Officer Green observed a car turn into the driveway at the residence without signaling. The driver was identified as Robert O. Stopsen. The passengers were the defendant and William D. Bryan. The two passengers approached the house; [Officer] Green asked them to stop and they both turned and walked towards him. Green asked all three if he could see their ID. Stopsen and Crane both provided theirs. Bryan stated that he did not have any ID and he gave the name of James Bryan.

Clerk's Papers at 20.

Substantial evidence is evidence in the record of a sufficient quantity to persuade a fair-minded, rational person of the truth of the finding. Hill, 123 Wash.2d at 644, 870 P.2d 313 (citing State v. Halstien, 122 Wash.2d 109, 129, 857 P.2d 270 (1993)). It is the trial court's role to resolve issues of credibility, weigh evidence, and resolve differing accounts of the circumstances surrounding the encounter and the reviewing court gives deference to these determinations. State v. Barnes, 96 Wash.App. 217, 222, 978 P.2d 1131 (1999); Russell v. Dep't of Human Rights, 70 Wash.App. 408, 421, 854 P.2d 1087 (1993).

The record supports the trial court's finding that Green "requested" rather than "demanded" identification from Crane. Green testified several times that he "asked" Crane and the others if he could see some identification. Crane also testified that Green "asked" for identification. There is no testimony indicating that Green demanded identification at any time.

The record is less clear about whether Green "asked" or "told" Crane to stop as he was approaching the house. Green testified at one point that he asked the men to stop. But later he testified that he believed he "told" them to stop: "I believe when they started walking to the house I told them to stop." Crane testified that Green said "stop" in a demanding tone of voice. But giving deference to the trial court and given the confusion in the record, we cannot say that the trial court erred in finding that Green "asked" Crane to stop.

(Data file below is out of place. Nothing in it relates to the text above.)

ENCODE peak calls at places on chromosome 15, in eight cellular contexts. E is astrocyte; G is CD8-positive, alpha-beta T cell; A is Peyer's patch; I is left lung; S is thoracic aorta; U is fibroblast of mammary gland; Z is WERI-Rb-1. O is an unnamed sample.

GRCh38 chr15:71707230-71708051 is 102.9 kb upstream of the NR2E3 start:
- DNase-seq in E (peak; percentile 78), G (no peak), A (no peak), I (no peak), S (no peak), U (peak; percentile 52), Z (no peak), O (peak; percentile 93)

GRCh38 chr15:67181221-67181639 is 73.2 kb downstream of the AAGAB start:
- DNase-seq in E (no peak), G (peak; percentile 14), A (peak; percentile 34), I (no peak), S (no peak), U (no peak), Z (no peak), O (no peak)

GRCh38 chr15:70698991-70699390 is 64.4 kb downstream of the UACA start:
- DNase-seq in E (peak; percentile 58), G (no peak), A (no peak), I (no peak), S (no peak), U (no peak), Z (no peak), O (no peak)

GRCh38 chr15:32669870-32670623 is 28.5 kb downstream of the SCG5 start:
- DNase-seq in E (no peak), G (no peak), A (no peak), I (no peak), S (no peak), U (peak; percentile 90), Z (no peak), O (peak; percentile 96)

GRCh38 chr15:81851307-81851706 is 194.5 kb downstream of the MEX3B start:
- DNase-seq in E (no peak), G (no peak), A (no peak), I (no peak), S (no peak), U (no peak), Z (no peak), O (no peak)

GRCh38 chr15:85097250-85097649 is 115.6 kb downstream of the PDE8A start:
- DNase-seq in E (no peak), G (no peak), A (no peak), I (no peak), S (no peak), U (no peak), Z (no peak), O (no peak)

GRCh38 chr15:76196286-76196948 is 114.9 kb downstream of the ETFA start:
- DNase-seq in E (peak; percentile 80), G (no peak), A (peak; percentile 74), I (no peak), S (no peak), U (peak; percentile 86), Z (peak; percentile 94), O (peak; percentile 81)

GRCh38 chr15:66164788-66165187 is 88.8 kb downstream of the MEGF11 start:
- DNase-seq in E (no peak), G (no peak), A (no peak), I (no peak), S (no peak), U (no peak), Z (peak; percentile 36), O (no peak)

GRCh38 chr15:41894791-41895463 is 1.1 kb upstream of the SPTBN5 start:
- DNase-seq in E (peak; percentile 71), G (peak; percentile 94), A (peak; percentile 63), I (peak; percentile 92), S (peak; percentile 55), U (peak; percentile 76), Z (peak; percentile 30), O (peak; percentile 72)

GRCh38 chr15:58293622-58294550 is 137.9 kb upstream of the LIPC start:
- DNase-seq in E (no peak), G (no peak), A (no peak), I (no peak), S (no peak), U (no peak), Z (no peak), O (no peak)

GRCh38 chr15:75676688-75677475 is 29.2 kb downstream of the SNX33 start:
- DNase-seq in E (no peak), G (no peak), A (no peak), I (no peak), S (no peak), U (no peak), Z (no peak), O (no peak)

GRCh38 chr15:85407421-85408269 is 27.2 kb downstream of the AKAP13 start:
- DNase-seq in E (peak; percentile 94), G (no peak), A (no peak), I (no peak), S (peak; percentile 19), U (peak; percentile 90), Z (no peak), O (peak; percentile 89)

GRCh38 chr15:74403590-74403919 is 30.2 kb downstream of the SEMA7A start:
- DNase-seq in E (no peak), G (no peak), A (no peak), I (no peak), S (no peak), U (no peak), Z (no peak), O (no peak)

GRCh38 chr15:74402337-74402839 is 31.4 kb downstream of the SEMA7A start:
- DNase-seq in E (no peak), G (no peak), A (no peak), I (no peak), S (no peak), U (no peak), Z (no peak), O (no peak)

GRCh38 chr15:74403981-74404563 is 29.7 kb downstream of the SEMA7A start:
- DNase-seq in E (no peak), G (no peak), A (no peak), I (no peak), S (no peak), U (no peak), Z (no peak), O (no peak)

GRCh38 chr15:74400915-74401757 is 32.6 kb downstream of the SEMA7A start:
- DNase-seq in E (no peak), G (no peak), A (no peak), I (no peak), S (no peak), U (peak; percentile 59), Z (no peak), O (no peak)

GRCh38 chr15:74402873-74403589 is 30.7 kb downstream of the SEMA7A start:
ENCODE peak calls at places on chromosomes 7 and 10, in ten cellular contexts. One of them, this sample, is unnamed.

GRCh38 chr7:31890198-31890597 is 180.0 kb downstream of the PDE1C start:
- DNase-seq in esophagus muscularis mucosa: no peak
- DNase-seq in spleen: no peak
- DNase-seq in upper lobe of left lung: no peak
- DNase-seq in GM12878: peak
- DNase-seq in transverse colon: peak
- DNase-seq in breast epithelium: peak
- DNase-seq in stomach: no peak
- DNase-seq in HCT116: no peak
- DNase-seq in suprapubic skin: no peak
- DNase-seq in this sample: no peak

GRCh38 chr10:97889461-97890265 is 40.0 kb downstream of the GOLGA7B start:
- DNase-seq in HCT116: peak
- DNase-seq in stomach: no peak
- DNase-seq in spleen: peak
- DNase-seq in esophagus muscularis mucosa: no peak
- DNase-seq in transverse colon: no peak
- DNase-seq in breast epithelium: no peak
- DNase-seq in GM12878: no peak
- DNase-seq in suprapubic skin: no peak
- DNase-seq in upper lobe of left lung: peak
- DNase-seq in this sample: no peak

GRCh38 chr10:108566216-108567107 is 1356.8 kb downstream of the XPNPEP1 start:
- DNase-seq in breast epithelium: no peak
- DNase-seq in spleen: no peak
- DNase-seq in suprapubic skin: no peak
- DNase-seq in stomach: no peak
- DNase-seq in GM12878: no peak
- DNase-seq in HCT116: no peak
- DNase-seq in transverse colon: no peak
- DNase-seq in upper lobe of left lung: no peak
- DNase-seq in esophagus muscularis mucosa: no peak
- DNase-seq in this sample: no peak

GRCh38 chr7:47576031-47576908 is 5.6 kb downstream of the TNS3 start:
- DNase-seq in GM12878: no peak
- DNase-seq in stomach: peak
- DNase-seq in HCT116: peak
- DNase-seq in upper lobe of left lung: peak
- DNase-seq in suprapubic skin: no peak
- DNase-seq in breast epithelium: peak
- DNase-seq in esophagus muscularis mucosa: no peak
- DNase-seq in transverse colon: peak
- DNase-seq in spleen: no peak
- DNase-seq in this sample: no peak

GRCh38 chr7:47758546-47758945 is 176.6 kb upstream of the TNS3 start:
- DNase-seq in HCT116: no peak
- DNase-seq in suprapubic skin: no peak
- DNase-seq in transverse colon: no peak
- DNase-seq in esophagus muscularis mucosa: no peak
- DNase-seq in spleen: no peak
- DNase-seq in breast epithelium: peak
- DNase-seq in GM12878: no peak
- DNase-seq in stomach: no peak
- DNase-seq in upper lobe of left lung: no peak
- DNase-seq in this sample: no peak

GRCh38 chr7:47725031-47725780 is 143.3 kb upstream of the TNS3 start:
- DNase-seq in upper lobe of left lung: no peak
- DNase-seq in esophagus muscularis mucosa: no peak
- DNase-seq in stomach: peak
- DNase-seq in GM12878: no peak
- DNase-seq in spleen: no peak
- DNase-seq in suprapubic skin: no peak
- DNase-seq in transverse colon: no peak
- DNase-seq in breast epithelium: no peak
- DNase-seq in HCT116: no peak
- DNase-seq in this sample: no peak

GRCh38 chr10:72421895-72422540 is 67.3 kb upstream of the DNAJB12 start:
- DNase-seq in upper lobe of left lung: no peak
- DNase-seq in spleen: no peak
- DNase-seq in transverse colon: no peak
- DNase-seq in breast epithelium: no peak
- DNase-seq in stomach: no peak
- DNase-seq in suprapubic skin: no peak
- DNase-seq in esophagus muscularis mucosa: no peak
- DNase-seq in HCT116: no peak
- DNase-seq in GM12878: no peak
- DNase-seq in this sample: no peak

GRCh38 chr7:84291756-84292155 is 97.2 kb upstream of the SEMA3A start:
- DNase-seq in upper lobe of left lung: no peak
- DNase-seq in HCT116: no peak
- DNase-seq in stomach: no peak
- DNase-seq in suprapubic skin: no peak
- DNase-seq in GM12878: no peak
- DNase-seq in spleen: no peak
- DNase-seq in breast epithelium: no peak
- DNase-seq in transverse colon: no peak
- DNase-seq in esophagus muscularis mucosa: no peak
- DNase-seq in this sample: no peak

We next consider Crane's challenge to conclusions of law II through XI. Conclusions of law II through VI accurately reflect current law, and conclusions of law IX and XI are not at issue here. The critical challenges are to conclusions of law VII, VIII, and X.

Conclusion of Law VII
The officer's brief questioning of the defendant, his request to see his ID and his brief retention of the ID for purposes of running a warrants check did not convert this contact into a seizure and was lawful.

Conclusion of Law VIII

Officer Green's contact with the defendant prior to his arrest did not amount to a seizure. Objectively, the defendant was free to leave. Following the discovery of the warrant for the defendant's arrest, he was lawfully arrested.
Conclusion of Law X

The controlled substances were validly seized.

Clerk's Papers at 24.

When the police execute a search warrant, they may stop and question persons approaching the place to be searched to determine their business at that location and to prevent them from interfering with the search. State v. Melin, 27 Wash.App. 589, 592, 618 P.2d 1324 (1980). But there is no authority allowing police to question persons approaching a scene where the police have not yet obtained a warrant. Further, even where there is a warrant, such a limited stop "is not a license to detain and frisk all persons approaching within 100 feet of the location of [a] search in the absence of an articulable reason to believe the individuals have committed a crime." Melin, 27 Wash.App. at 592, 618 P.2d 1324 (citing Ybarra v. Illinois, 444 U.S. 85, 100 S.Ct. 338, 62 L.Ed.2d 238 (1979)). See also State v. Lewis, 19 Wash.App. 35, 573 P.2d 1347 (1978)

(holding defendant's detention lawful where defendant resided at residence subject to a search warrant, was found outside working on a car that had been identified as connected to criminal activity, and was suspected of armed robbery).

The requirement that an officer have a reasonable articulable suspicion before seizing a suspect helps achieve an overall balance between the needs of the police to conduct investigations and the constitutional protections of important liberties:

There is an understandable desire by police officers to investigate what appear to be suspicious circumstances. Those investigations, however, must comport with Fourth Amendment protections. Otherwise, when a stop is not based on specifically articulated facts, "the risk of arbitrary and abusive police practices exceeds tolerable limits."

State v. Thompson, 93 Wash.2d 838, 843, 613 P.2d 525 (1980) (quoting Brown v. Texas, 443 U.S. 47, 52, 99 S.Ct. 2637, 61 L.Ed.2d 357 (1979)).1 Although in this case the search warrant had not yet been issued, we believe the same Fourth Amendment standards apply.2

Crane argues that Officer Green seized him either...